Flowing waters start to open for trout

For The Bellingham HeraldMay 24, 2014 

For streams on a seasonal opening schedule, the 2014 summer fishing for trout and other gamefish generally begins the first Saturday in June — just under two weeks from now Saturday, June 7.

That applies to the vast majority of the remaining ‘legally fishable’ creeks and rivers that are available to anglers.

By rule, all streams in the greater Puget Sound basin are now permanently closed to trout, steelhead, native char and salmon fishing unless explicitly open under a special regulation.

But before you take exception to the powers that be for inhibiting angling opportunities yet again, the exception here is that a number of foothills and mountain headwater streams have already opened — the Saturday before Memorial Day — or Saturday, May 25.

Streams in this sneak peek package are higher elevation sections of the North, Middle and South Forks of the Nooksack above barriers that bar protected steelhead, chinook salmon and bull trout from ascending into those waters.

The May 24 open list includes: *North Fork Nooksack River upstream from Nooksack Falls and all tributaries to that section of the river. *Also in the North Fork Valley, Canyon Creek upstream from the Forest Service Road 31 (Canyon Creek Road) to its headwaters. *Middle Fork Nooksack River upstream from the City of Bellingham's diversion structure. *South Fork Nooksack River upstream Wanlick Creek. *Sections of other major creeks in the mid-South Fork Valley upstream from Skookum Creek also open, but those reaches are above barriers or mileposts. For starting points on these streams, see the listings on page 24 in the Fish Washington sporting fishing regulations pamphlet.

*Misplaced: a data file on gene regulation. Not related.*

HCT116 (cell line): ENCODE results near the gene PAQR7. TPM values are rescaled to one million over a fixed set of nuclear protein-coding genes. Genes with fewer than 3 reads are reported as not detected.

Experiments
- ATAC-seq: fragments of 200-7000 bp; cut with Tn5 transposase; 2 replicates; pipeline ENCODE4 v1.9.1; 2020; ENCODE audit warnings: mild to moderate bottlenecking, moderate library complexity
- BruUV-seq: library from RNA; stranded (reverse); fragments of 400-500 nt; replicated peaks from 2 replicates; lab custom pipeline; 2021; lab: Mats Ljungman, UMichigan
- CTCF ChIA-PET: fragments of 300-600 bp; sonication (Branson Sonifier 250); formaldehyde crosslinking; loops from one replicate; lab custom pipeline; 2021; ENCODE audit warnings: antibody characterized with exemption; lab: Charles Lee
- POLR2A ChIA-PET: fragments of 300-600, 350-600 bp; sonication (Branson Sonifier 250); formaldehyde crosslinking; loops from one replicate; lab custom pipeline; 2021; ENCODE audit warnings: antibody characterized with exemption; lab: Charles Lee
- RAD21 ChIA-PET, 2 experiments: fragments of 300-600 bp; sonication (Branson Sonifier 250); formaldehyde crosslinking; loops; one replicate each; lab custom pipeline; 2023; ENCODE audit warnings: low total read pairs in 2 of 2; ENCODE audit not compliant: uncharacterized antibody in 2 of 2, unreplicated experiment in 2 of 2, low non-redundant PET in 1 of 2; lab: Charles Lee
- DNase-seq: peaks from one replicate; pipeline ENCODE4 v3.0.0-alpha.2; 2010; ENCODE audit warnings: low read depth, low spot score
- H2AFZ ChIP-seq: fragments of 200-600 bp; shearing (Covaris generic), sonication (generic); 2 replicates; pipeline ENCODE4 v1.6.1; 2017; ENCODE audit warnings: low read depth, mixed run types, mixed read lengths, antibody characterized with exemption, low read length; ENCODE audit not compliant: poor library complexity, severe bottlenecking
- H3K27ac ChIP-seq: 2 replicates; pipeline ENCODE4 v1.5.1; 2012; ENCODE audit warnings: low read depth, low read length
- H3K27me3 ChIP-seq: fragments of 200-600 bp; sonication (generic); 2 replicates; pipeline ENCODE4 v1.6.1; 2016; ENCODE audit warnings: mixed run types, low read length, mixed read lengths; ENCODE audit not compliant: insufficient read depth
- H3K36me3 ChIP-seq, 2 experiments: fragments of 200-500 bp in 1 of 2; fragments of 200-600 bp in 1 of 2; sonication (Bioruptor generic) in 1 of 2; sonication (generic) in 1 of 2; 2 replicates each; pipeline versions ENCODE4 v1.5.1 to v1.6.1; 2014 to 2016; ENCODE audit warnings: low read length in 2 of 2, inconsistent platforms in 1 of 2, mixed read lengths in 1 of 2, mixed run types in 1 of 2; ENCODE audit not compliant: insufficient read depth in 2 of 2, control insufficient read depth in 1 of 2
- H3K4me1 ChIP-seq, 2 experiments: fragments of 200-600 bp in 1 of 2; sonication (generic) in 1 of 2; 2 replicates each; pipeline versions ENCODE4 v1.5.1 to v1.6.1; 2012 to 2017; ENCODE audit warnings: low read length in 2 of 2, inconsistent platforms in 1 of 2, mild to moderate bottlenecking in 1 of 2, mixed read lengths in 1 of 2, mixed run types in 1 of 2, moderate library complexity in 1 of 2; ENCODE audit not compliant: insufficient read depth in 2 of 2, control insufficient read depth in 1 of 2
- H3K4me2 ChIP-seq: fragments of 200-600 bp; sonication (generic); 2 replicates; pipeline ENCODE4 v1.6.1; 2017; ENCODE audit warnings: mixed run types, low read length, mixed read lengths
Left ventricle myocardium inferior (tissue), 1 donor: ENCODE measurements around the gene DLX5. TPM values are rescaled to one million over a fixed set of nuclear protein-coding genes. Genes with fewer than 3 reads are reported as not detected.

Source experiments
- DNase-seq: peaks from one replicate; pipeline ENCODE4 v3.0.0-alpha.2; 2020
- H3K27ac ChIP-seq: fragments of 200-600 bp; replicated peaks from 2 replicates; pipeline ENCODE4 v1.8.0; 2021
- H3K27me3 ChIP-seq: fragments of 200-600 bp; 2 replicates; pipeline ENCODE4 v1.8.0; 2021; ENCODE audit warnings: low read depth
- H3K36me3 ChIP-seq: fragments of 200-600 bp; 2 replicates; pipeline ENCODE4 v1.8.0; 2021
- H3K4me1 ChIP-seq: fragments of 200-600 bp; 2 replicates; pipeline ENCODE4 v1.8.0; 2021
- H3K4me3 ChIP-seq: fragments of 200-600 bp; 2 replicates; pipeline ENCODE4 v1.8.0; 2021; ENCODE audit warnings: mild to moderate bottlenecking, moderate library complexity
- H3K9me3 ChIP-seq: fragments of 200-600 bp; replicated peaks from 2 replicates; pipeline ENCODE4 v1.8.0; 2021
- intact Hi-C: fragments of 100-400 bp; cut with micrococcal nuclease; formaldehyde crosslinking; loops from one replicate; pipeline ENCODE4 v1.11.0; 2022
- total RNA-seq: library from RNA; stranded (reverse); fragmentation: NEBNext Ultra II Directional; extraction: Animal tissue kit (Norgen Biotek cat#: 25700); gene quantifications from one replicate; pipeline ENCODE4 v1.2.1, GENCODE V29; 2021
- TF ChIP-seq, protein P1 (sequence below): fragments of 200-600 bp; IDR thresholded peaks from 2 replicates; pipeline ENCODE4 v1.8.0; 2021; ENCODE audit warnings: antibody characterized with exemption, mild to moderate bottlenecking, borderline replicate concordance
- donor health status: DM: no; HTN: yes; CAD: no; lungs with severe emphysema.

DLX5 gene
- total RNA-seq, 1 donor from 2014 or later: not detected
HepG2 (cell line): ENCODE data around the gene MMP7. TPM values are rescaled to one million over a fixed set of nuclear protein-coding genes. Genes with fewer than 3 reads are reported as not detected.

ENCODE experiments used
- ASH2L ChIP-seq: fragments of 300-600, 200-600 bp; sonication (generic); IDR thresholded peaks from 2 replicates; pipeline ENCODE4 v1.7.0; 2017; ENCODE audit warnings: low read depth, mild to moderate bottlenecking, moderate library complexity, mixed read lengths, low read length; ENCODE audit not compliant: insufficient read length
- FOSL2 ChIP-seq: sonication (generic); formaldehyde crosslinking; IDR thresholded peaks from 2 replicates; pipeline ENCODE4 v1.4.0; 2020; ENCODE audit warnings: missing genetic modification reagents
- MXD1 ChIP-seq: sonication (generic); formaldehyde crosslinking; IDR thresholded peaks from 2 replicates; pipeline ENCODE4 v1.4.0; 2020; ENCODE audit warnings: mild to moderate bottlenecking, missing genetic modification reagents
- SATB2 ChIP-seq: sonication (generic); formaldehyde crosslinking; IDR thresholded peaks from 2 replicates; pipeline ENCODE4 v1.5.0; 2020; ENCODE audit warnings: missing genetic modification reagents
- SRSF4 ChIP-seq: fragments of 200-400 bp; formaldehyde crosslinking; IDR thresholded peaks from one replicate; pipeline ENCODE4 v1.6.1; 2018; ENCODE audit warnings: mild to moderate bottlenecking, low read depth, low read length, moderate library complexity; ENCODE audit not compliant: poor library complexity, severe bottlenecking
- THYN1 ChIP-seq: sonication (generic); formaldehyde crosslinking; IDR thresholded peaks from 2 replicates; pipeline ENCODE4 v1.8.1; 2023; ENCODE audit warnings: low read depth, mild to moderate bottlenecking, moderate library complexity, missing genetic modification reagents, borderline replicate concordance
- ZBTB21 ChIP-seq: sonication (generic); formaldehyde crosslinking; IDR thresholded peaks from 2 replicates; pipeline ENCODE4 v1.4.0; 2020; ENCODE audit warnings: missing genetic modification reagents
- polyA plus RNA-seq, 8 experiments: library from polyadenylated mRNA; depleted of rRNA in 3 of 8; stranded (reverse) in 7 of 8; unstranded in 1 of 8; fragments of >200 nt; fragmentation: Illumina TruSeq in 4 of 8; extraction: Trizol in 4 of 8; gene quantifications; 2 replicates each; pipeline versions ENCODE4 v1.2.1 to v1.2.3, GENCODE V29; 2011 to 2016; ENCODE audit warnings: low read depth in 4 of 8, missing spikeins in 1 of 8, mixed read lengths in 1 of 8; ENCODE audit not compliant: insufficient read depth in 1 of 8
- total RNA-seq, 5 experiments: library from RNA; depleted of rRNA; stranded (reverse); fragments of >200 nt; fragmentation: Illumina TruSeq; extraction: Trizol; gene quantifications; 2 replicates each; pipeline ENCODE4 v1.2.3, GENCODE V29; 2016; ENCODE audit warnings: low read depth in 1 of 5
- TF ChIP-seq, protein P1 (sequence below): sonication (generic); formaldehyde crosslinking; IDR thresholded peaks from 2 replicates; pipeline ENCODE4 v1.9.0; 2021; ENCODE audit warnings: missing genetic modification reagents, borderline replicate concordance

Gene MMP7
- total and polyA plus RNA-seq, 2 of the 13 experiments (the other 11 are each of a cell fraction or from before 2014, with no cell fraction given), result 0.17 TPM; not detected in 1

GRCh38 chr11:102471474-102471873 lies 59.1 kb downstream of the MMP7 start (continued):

In neighboring Skagit County, reaches of Jones, O'Toole, Cumberland and Pressentin creeks also open. (For those legal descriptions, see page 25 in the Fish Washington sport fishing regulations pamphlet).

There are a small number of other early openings of streams elsewhere in the state that are listed in the regional special regulations sections.

PERUSING THE REGS

As with any fishing endeavor, it’s each angler’s responsibility to first read, understand and then abide by the rules.

Sections of the 2014-15 Fish Washington Sport Fishing Regulations pamphlet dealing with rivers and creeks are colored coded according by major geographic area, gold for Puget Sound and Strait flowing waters (pages 23-38), green for all coastal watersheds (pages 39-51) and purple for remaining Western Washington river systems (those entering the lower Columbia River) (pages 52-57).

The special rules section for all Eastern Washington watershed streams is highlighted in red and runs between pages 69-84.

As before, listings of west-of-the-Cascades lakes are on purple pages, the Eastside’s still-waters are in red.

HOW THEY CLOSE Closings for streams are also staggered.

The summer stream fishing season duration for many smaller creeks and streams remains the same as past years — just short of five months — closing on the last day of October.

But as has been the historic norm, selected lower mainstem reaches within river basins, may stay open by rule to allow angling for hatchery-origin winter-run steelhead and occasionally native char, mainly through the end of January in the Whatcom area.

Some westside rivers on the lower Columbia are open to hook-and-line effort further into the winter.

OTHER RULES TO OBEY DAILY Size and bag limit regulations may vary by category of stream.

And insofar as size limits are concerned, managers set minimum lengths often to protect very young as well as mature age classes of trout and salmon species, especially those in populations that reproduce naturally.